US9107178B2 - Geo-location signal fingerprinting - Google Patents

Geo-location signal fingerprinting Download PDF

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US9107178B2
US9107178B2 US13/726,364 US201213726364A US9107178B2 US 9107178 B2 US9107178 B2 US 9107178B2 US 201213726364 A US201213726364 A US 201213726364A US 9107178 B2 US9107178 B2 US 9107178B2
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location
mobile
signal
recited
fingerprints
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US20140179341A1 (en
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Jaroslaw J. Sydir
Anthony G. LaMarca
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Intel Corp
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Intel Corp
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    • HELECTRICITY
    • H04ELECTRIC COMMUNICATION TECHNIQUE
    • H04WWIRELESS COMMUNICATION NETWORKS
    • H04W64/00Locating users or terminals or network equipment for network management purposes, e.g. mobility management
    • GPHYSICS
    • G01MEASURING; TESTING
    • G01SRADIO DIRECTION-FINDING; RADIO NAVIGATION; DETERMINING DISTANCE OR VELOCITY BY USE OF RADIO WAVES; LOCATING OR PRESENCE-DETECTING BY USE OF THE REFLECTION OR RERADIATION OF RADIO WAVES; ANALOGOUS ARRANGEMENTS USING OTHER WAVES
    • G01S1/00Beacons or beacon systems transmitting signals having a characteristic or characteristics capable of being detected by non-directional receivers and defining directions, positions, or position lines fixed relatively to the beacon transmitters; Receivers co-operating therewith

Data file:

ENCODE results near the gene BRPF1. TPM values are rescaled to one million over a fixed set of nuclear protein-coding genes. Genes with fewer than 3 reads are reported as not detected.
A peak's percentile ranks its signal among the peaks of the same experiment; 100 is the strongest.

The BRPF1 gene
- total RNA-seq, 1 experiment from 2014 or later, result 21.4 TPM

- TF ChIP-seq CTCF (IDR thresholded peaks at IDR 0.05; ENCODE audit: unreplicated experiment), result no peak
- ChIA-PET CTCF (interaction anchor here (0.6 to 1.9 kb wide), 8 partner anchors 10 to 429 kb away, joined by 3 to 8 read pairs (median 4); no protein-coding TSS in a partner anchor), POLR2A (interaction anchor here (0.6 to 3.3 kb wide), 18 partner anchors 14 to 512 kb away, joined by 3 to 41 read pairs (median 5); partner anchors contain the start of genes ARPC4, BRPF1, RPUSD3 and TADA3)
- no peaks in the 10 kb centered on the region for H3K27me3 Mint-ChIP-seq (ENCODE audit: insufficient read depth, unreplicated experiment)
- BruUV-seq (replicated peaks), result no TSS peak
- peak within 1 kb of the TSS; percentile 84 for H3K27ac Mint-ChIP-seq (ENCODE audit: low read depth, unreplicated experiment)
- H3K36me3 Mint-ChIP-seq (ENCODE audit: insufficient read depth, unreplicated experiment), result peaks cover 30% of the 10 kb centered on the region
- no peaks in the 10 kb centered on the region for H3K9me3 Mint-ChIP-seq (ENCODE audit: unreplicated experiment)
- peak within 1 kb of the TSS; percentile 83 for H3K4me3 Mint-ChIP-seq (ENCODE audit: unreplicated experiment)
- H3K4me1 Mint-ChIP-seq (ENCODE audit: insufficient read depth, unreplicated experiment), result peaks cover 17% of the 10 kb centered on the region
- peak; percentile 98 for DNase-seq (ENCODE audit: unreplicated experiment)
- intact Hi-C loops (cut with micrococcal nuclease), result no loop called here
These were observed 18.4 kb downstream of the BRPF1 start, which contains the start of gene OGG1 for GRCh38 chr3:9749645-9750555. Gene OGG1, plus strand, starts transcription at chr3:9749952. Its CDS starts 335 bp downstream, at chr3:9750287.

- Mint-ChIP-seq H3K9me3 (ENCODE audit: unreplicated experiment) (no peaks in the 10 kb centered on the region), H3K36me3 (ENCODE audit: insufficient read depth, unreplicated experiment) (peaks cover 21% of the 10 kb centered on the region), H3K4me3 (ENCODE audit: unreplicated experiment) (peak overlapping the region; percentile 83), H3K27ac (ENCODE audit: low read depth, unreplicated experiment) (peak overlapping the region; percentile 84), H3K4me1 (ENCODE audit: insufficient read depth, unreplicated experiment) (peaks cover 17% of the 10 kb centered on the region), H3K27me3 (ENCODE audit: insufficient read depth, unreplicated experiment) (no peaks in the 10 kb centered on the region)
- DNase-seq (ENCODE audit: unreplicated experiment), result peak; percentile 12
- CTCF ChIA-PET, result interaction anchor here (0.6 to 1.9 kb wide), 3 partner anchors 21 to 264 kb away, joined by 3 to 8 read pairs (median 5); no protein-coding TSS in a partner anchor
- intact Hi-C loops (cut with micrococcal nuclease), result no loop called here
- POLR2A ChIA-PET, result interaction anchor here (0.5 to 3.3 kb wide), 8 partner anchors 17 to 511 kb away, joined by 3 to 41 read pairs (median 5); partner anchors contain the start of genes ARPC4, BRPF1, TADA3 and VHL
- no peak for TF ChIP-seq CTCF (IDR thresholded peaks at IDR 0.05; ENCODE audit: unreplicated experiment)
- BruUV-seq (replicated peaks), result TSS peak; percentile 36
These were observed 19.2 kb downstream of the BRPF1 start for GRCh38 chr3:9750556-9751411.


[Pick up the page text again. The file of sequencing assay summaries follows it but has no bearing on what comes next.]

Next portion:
• GPHYSICS
    • G01MEASURING; TESTING
    • G01SRADIO DIRECTION-FINDING; RADIO NAVIGATION; DETERMINING DISTANCE OR VELOCITY BY USE OF RADIO WAVES; LOCATING OR PRESENCE-DETECTING BY USE OF THE REFLECTION OR RERADIATION OF RADIO WAVES; ANALOGOUS ARRANGEMENTS USING OTHER WAVES
    • G01S5/00Position-fixing by co-ordinating two or more direction or position line determinations; Position-fixing by co-ordinating two or more distance determinations
    • G01S5/02Position-fixing by co-ordinating two or more direction or position line determinations; Position-fixing by co-ordinating two or more distance determinations using radio waves
    • G01S5/0205Details
    • G01S5/0242Determining the position of transmitters to be subsequently used in positioning
    • GPHYSICS
    • G01MEASURING; TESTING
    • G01SRADIO DIRECTION-FINDING; RADIO NAVIGATION; DETERMINING DISTANCE OR VELOCITY BY USE OF RADIO WAVES; LOCATING OR PRESENCE-DETECTING BY USE OF THE REFLECTION OR RERADIATION OF RADIO WAVES; ANALOGOUS ARRANGEMENTS USING OTHER WAVES
    • G01S5/00Position-fixing by co-ordinating two or more direction or position line determinations; Position-fixing by co-ordinating two or more distance determinations
    • G01S5/02Position-fixing by co-ordinating two or more direction or position line determinations; Position-fixing by co-ordinating two or more distance determinations using radio waves
    • G01S5/0252Radio frequency fingerprinting
    • YGENERAL TAGGING OF NEW TECHNOLOGICAL DEVELOPMENTS; GENERAL TAGGING OF CROSS-SECTIONAL TECHNOLOGIES SPANNING OVER SEVERAL SECTIONS OF THE IPC; TECHNICAL SUBJECTS COVERED BY FORMER USPC CROSS-REFERENCE ART COLLECTIONS [XRACs] AND DIGESTS
    • Y02TECHNOLOGIES OR APPLICATIONS FOR MITIGATION OR ADAPTATION AGAINST CLIMATE CHANGE
    • Y02DCLIMATE CHANGE MITIGATION TECHNOLOGIES IN INFORMATION AND COMMUNICATION TECHNOLOGIES [ICT], I.E. INFORMATION AND COMMUNICATION TECHNOLOGIES AIMING AT THE REDUCTION OF THEIR OWN ENERGY USE
    • Y02D30/00Reducing energy consumption in communication networks
    • Y02D30/70Reducing energy consumption in communication networks in wireless communication networks

Abstract